After the Great War, the British saddled themselves with responsibility for Mandatory Palestine, which proved one of the unhappier episodes in the decline and fall of the British Empire. In 1922, when Churchill was colonial secretary for a short but eventful spell, he unified one territory to the east, an artificial amalgam which became known as Iraq, while dividing another: ‘Palestine’ had originally comprised a much larger territory, but Churchill separated ‘Trans-Jordan’, today the kingdom of Jordan, from the land between Jordan and the sea which the British ruled until 1948 and is now ruled by Israel, one way or another. It was in protest against this partition that the formidable Vladimir Jabotinsky broke away from the mainstream Zionists to form his New Zionist Organisation – or the ‘Revisionists’, from their aim of revising or undoing that partition – with the uncompromising slogan: ‘A Jewish state with a Jewish majority on both banks of the Jordan.’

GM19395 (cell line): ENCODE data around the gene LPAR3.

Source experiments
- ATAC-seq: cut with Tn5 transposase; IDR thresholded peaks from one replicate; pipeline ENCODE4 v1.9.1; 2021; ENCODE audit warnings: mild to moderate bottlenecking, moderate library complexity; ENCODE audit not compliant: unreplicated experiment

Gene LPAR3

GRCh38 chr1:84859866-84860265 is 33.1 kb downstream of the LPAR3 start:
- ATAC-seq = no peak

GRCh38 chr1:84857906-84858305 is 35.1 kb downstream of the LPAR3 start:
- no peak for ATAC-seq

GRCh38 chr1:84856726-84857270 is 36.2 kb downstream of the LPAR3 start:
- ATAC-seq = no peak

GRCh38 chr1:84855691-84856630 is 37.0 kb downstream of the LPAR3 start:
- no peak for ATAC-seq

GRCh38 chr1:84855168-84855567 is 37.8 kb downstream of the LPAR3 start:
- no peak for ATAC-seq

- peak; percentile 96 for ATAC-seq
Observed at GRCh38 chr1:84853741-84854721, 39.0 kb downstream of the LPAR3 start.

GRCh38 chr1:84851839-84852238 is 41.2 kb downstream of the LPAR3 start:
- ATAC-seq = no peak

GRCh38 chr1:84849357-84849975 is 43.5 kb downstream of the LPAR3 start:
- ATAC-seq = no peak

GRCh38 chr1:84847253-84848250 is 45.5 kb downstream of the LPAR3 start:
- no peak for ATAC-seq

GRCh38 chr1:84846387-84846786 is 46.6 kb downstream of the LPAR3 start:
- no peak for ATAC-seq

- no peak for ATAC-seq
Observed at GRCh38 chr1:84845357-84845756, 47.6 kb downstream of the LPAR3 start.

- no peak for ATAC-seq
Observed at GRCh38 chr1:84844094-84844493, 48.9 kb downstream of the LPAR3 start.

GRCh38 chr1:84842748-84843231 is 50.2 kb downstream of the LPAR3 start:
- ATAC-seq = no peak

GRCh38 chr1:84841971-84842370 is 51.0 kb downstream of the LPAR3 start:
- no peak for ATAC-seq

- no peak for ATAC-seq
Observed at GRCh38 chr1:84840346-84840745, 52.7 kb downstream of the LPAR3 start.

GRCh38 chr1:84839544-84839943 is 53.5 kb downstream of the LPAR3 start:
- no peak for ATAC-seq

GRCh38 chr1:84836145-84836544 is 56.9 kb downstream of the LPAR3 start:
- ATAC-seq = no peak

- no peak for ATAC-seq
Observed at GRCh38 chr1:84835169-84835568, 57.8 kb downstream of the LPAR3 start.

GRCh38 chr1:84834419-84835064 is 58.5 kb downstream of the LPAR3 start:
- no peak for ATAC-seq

Even at the time the Declaration was plainly contradictory, with its promise that ‘nothing shall be done which may prejudice the civil and religious rights of existing non-Jewish communities in Palestine, or the rights and political status enjoyed by Jews in any other country.’ This had been carefully worded. ‘Civil and religious rights’ weren’t the same as national and political rights, and honest supporters of Zionism recognised what they were doing. In 1920, Balfour wrote candidly to Lloyd George, one Zionist convert to another: ‘The weak point of our position of course is that in the case of Palestine we deliberately and rightly decline to accept the principle of self-determination. If the present inhabitants were consulted they would unquestionably give an anti-Jewish verdict.’ That was later echoed by Churchill. In 1937 he met Jabotinsky, and took up his opposition to a second partition of Palestine into Jewish and Arab sectors, as the Peel Commission proposed. Giving private evidence to Peel, Churchill said he had no more sympathy for the displaced Palestinian Arabs than he had for the American Indians or Australian aborigines: it was merely the advance of history if a weaker or lower race was supplanted by a stronger or, as he put it, a ‘higher grade race’. In 1941 he said that the Atlantic Charter, which he and President Roosevelt had just issued, with its promise of no changes ‘that do not accord with the freely expressed wishes of the peoples concerned’, could not be applied to Palestine, lest ‘the Arabs might claim by majority they could expel the Jews from Palestine, or at any rate forbid all further immigration. I am wedded to the Zionist policy, of which I was one of the authors.’